Diltiazem-associated, photo-distributed hyperpigmentation is an uncommon, drug-induced lichenoid eruption. The clinical feature is slate-gray, reticulated hyperpigmentation on sun-exposed areas, and the histopathologic feature is lichenoid dermatitis with prominent pigmentary incontinence [1]. There have been nineteen reported cases, including our case, of diltiazem-associated, photo-distributed hyperpigmentation in the past. The period between the initiation of the drug and the onset has ranged from 1.5 months to 12.5 years; thus, many of the cases developed cutaneous lesions after taking the drug for a long time. The distribution of the skin rash was on the face in all cases, on the neck in thirteen cases, on the forearms in five cases, on the chest in three cases, and on the hands in two cases. Among these cases, eleven were black, three were Hispanic, four were Asian, and one was white [13]. In addition, only four cases were Japanese, suggesting the racial differences and the rarity of Japanese cases. Oiso et al. suggested that diltiazem-associated, photo-distributed hyperpigmentation is caused by impaired melanogenesis and aberrant transfer of immature melanosomes from melanocytes to keratinocytes [2]. In the present case, the patient had been taking DTH for fifteen years until the appearance of the rash, which disappeared after DTH was stopped and replaced by another medication. Unfortunately, neither patch/photopatch tests nor provocation tests were performed.

It is important to differentiate diltiazem-associated, photo-distributed hyperpigmentation from actinic lichen planus (ALP). ALP affects sun-exposed areas of the skin, and the histopathological examination reveals typical features of LP [4]. The clinical and histological findings of ALP and diltiazem-associated, photo-distributed hyperpigmentation are difficult to differentiate because of their similarities. We initially considered ALP, yet finally the diagnosis of diltiazem-associated, photo-distributed hyperpigmentation was reached due to the history of oral administration of DTH. To date, there have been no reports of Sjögren’s syndrome associated with DTH-related diseases. However, Sjögren’s syndrome is frequently associated with drug allergies [5], which may have contributed to the development of the skin rash in our case.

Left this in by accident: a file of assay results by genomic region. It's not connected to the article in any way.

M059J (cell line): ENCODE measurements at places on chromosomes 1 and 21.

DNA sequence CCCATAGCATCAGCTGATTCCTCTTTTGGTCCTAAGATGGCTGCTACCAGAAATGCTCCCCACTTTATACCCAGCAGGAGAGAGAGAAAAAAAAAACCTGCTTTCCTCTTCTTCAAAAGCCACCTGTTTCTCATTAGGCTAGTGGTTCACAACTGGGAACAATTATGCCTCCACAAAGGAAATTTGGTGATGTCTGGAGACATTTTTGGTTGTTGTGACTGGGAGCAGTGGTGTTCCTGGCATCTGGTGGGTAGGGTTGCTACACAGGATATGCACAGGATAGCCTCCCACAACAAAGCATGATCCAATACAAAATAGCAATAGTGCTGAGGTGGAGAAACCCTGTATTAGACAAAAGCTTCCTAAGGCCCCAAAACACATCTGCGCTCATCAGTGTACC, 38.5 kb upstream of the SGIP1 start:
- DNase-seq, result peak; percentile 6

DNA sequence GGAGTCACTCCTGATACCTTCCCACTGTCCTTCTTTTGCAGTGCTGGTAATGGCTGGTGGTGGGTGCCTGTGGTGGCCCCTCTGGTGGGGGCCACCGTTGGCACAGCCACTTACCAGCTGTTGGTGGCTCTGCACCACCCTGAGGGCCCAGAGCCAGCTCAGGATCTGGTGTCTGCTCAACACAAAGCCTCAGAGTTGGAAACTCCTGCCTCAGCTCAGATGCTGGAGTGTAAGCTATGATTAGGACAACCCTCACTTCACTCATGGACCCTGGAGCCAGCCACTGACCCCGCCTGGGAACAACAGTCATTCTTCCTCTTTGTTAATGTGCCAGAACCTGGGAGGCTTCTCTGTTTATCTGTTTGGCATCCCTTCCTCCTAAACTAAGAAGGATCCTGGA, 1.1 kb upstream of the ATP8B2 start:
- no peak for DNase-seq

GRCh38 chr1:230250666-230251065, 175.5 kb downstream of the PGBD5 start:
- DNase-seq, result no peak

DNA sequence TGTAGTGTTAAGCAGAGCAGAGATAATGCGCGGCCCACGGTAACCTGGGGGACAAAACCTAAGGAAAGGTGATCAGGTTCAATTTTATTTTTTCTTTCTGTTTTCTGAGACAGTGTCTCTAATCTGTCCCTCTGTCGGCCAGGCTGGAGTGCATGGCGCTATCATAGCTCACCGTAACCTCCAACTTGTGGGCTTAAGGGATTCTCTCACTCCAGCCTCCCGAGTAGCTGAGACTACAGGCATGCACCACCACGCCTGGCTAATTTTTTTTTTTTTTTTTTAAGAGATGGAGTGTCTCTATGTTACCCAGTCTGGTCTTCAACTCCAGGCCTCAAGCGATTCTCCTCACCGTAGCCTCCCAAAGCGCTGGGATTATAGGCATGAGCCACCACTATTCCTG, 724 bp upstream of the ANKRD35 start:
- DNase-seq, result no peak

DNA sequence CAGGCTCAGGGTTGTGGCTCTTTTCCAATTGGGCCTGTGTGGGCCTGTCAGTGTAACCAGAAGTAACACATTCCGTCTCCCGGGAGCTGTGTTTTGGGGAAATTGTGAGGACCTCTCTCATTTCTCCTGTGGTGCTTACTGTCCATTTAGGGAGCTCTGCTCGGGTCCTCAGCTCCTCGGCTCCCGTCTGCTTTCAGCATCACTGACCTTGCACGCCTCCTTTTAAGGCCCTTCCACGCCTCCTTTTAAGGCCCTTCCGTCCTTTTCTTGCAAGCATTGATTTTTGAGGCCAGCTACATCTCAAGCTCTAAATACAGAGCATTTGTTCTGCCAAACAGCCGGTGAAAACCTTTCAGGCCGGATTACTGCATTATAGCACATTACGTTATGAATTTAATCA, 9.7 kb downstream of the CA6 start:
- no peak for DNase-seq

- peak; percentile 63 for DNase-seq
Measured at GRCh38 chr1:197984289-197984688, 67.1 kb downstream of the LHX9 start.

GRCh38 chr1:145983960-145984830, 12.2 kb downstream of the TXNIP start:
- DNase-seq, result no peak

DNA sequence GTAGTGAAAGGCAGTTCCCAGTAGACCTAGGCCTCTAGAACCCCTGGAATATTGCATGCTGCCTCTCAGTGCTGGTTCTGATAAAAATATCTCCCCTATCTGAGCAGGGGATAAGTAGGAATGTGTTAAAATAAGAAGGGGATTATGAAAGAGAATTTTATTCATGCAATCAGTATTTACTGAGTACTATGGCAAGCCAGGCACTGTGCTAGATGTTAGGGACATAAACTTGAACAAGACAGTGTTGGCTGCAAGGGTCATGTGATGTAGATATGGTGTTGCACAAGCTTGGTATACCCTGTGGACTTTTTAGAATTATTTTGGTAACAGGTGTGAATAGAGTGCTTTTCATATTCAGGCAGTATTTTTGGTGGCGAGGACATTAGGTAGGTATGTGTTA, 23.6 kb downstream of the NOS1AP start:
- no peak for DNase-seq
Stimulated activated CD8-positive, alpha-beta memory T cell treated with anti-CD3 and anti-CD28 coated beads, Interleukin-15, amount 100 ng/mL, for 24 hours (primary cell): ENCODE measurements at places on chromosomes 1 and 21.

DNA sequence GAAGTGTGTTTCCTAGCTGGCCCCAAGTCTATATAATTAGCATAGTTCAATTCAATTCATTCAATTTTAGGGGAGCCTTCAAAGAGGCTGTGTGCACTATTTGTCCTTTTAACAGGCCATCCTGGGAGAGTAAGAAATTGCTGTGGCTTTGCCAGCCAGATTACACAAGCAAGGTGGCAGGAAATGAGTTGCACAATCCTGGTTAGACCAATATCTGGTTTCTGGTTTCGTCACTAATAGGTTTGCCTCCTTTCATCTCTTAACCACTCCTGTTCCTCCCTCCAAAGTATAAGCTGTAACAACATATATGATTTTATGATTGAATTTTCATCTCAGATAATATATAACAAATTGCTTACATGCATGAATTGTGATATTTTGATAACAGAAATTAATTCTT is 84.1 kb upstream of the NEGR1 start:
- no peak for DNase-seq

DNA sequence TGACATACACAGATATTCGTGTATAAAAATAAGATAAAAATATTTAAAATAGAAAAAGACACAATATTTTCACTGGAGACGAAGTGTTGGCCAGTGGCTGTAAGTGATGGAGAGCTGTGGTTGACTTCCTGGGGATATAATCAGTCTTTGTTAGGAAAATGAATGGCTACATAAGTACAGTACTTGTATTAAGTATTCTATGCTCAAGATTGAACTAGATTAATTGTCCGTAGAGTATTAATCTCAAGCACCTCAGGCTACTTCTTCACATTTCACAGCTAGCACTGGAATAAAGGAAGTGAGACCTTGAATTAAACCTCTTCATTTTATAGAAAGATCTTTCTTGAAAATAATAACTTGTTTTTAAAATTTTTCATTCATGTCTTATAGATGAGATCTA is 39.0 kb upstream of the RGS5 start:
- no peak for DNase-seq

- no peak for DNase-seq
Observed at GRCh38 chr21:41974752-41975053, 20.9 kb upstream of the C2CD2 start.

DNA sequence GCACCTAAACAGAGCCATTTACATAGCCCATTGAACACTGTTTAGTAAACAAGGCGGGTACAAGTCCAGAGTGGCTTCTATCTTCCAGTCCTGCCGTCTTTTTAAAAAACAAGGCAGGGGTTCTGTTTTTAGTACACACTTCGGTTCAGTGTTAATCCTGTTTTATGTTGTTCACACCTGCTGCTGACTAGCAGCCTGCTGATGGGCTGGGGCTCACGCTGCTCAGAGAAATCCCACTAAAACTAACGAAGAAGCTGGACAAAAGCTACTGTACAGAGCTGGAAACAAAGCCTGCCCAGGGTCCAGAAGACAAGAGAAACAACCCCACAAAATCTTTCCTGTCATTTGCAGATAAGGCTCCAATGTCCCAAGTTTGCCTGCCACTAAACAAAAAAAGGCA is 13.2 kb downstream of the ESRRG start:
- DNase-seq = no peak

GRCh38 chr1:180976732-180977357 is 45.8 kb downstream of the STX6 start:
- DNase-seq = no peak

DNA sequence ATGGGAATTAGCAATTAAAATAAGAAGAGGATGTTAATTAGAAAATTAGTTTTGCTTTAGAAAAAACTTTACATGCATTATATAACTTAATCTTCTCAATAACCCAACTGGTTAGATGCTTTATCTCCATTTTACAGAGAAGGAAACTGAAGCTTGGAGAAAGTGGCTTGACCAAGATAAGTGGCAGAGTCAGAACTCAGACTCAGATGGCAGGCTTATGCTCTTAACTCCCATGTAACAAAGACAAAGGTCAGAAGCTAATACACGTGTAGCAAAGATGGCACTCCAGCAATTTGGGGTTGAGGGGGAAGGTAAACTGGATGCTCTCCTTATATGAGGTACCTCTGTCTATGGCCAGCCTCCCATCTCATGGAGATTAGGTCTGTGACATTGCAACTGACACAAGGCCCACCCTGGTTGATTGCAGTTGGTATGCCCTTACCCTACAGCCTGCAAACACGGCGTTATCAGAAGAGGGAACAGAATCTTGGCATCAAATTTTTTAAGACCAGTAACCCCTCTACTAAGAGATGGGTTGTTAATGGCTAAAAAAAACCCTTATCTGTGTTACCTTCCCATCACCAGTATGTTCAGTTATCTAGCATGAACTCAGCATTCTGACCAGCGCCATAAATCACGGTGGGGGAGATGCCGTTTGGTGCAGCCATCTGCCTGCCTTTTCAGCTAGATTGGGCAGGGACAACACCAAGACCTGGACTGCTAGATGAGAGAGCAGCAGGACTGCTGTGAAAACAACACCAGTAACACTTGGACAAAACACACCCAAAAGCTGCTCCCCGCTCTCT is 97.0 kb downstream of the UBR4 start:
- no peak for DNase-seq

The examination of the patient was conducted according to the principles of the Declaration of Helsinki.

The authors certify that they have obtained all appropriate patient consent forms, in which the patients gave their consent for images and other clinical information to be included in the journal. The patients understand that their names and initials will not be published and due effort will be made to conceal their identity, but that anonymity cannot be guaranteed.


1. Kubo Y, Fukumoto D, Ishigami T, Hida Y, Arase S. Diltiazem-associated photodistributed hyperpigmentation:Report of two Japanese cases and published work review. J Dermatol. 2010;37:807-11.

2. Oiso N, Yanagihara S, Nakagawa K, Akira K. Diltiazem-associated photodistributed hyperpigmentation with abundant immature melanosome leakage into the dermis. J Dermatol. 2021;48:390-92.

3. Siegel JD, Ko CJ. Diltiazem-associated photodistributed hyperpigmentation. Yale J Biol Med. 2020;93:45-7.

4. Weston G, Payette M. Update on lichen planus and its clinical variants. Int J Womens Dermatol. 2015;1:140-9.

5. Tishler M, Paran D, Yaron M. Allergic disorders in primary Sjögren’s syndrome. Scand J Rheumatol. 1998;27:166-9.


Source of Support: Nil,

Conflict of Interest: The authors have no conflict of interest to declare.